Scottish Government introduces 16 new bills to parliament
Public sector pay cap lifted as Nicola Sturgeon outlines programme for government
Nicola Sturgeon's programme for government - Parliament TV
Nicola Sturgeon has outlined her programme for government for the next parliamentary year, promising “fresh, bold and ambitious” policies.
Speaking in the Scottish parliament as it reconvenes after the summer recess, the First Minister said the public sector pay cap would be lifted next year, while measures would be taken to cut pollution, especially from vehicles and introduce a deposit return scheme.
An education bill to reform school governance would be the “centrepiece” of the programme, she said, adding closing the gap in attainment between rich and poor children is the government’s “number one priority”.
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“A good education is important for its own sake. It contributes to the health, happiness and fulfilment of all of us as individuals.
“But it is also vital to building a modern, successful, dynamic economy. To succeed, Scotland must lead change, not trail in its wake.
“We must aspire to be the inventor and the manufacturer of the digital, high tech and low carbon innovations that will shape the future, not just a consumer of them.”
Future public sector pay rises will be pegged to the cost of living, while a safe staffing bill for the NHS will ensure “the right staff are in the right places".
A new target will aim to phase out petrol and diesel vehicles by 2032, and the budget for active travel such a cycling and walking will be doubled to £80m a year. Low emission zones will be established in every Scottish city. The A9 will be enabled for electric vehicles.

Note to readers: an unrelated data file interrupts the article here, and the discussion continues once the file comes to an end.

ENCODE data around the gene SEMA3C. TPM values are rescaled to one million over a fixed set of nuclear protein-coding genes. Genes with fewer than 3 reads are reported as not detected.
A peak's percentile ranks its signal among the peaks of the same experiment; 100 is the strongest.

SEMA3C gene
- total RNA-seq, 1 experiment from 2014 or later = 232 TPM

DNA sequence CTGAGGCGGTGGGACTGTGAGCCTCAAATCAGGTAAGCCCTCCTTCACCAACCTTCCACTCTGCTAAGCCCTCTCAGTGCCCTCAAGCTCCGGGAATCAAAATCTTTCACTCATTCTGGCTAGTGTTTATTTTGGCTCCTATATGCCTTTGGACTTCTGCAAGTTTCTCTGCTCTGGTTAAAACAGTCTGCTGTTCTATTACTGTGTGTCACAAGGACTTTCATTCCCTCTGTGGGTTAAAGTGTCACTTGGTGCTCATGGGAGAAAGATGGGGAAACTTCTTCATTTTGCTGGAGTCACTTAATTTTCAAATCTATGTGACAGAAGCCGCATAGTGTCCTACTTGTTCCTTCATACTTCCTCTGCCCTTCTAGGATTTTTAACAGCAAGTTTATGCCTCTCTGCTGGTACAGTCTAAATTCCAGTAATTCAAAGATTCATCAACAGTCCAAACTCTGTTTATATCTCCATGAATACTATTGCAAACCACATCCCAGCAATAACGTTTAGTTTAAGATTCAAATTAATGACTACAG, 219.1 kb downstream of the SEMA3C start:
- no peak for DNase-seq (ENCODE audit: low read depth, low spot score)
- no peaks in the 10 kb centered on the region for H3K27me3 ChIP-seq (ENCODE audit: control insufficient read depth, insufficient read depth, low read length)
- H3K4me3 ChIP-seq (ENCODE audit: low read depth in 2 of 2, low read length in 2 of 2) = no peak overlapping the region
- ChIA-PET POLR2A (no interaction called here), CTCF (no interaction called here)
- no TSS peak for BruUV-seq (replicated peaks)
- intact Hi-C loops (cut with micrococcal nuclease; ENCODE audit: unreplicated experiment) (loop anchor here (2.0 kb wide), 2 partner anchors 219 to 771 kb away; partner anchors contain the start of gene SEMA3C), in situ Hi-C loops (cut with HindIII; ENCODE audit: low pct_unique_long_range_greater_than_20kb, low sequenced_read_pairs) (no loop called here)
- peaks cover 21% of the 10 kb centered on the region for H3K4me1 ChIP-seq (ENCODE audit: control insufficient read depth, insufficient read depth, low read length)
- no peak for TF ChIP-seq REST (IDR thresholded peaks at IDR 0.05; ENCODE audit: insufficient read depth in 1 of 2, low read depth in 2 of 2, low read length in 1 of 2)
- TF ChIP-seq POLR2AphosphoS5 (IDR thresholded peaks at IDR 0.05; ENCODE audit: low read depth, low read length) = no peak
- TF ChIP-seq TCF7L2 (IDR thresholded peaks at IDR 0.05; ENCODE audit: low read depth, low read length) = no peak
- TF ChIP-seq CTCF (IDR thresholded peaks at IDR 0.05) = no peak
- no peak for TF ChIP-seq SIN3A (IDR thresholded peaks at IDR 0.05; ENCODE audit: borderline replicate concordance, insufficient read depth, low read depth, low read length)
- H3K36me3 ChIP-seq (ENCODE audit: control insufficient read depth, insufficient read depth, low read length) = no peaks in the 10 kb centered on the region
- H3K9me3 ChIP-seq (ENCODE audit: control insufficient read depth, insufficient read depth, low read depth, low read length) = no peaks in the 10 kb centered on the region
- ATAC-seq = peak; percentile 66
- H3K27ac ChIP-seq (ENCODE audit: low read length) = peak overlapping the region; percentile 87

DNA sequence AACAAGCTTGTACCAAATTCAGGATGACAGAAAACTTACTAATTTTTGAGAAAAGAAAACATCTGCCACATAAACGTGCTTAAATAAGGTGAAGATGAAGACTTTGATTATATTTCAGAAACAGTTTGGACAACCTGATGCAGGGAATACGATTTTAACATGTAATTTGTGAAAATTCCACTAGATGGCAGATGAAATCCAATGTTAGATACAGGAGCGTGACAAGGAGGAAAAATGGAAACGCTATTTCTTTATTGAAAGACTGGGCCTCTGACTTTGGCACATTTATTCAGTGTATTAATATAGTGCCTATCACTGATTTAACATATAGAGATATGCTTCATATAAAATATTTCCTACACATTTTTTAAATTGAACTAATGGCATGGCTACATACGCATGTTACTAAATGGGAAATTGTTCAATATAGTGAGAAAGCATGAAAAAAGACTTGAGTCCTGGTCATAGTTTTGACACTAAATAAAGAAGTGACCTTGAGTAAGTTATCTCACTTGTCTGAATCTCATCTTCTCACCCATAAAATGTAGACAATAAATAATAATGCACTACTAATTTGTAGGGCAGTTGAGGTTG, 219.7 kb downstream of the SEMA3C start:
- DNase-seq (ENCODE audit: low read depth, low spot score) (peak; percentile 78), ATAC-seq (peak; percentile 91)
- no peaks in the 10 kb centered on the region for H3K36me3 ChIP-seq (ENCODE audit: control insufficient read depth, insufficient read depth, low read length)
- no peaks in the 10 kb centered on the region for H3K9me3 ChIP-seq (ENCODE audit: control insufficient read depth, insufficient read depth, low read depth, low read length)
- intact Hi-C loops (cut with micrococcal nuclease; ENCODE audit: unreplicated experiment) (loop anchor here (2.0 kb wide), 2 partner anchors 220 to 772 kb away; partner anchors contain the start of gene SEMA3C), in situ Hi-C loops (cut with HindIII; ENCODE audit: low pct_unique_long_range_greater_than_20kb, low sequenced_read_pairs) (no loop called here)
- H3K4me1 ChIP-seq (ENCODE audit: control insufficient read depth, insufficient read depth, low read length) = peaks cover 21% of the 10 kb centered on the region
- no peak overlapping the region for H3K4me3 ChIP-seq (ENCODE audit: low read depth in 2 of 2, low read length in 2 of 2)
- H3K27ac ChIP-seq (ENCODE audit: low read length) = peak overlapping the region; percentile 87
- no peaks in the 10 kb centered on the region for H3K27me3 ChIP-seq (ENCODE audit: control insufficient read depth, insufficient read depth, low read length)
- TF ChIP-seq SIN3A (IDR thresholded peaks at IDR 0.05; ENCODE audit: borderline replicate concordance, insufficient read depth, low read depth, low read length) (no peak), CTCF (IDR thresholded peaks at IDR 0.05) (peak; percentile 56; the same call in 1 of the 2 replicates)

Other proposed bills include the introduction of a deposit return scheme for cans and bottles, raising the age of criminal responsibility to 12 and a pardon for those convicted of historical homosexual offences.
Opposition leaders claimed some of the proposals as their own, while challenging the SNP to go further.
Scottish Conservative leader Ruth Davidson said the statement could be described as “something borrowed, something blue,” because so many ideas had come from the Scottish Conservatives, such as a crackdown on drug driving and extension of dementia care known as ‘Frank’s Law’.
But, she warned, "Over-promise and under-deliver is a theme of this government".
Scottish Labour also welcomed aspects of the programme as issues the party had campaigned on, including lifting the public sector pay cap and the establishment of a Scottish investment bank.
Interim leader Alex Rowley said: “There are positive measures in the government’s programme today, but there are still huge challenges facing Scotland that are not addressed.
“We will work with the government where we can, we will hold them to account and we will bring forward the ideas to tackle the big challenges for Scotland.”
Scottish Green leader Patrick Harvie welcomed environmental commitments and a promise to fund research to look at a basic citizen’s income in the face of increased automation in the economy.
However he scoffed at a suggestion from Sturgeon that she would work with other parties on making income tax more progressive.
"On progressive rates of income tax, this is a debate Greens have been leading, and it's frustrating that only now the Scottish Government says it's open to discussion. Greens want to see people on low incomes given a tax cut, while those on high incomes should pay a fairer share for the public services we all benefit from," he said.
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